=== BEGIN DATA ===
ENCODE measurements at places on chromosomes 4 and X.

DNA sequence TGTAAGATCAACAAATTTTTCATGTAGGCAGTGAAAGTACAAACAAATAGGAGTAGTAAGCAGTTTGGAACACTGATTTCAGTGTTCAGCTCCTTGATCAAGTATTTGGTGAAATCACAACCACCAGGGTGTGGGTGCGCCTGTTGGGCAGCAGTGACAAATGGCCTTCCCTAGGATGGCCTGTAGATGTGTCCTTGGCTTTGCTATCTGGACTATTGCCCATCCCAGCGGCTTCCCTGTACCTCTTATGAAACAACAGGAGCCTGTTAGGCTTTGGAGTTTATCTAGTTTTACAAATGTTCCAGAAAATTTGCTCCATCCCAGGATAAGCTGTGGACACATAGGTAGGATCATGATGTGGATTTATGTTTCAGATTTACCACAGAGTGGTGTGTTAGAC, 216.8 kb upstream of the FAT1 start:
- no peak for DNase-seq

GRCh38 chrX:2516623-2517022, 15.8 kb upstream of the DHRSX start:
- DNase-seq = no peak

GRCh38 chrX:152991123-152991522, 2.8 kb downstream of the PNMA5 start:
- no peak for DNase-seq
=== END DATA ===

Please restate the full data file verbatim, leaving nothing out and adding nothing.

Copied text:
ENCODE measurements at places on chromosomes 4 and X.

DNA sequence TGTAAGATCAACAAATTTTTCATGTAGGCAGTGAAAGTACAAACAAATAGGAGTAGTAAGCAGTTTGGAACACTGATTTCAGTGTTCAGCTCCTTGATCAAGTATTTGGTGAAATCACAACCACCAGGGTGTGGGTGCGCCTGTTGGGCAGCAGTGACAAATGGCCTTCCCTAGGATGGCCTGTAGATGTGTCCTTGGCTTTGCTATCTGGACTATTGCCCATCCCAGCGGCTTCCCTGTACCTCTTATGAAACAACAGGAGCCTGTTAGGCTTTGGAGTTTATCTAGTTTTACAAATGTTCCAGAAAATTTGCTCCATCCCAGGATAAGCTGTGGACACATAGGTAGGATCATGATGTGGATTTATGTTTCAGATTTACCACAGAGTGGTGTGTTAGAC, 216.8 kb upstream of the FAT1 start:
- no peak for DNase-seq

GRCh38 chrX:2516623-2517022, 15.8 kb upstream of the DHRSX start:
- DNase-seq = no peak

GRCh38 chrX:152991123-152991522, 2.8 kb downstream of the PNMA5 start:
- no peak for DNase-seq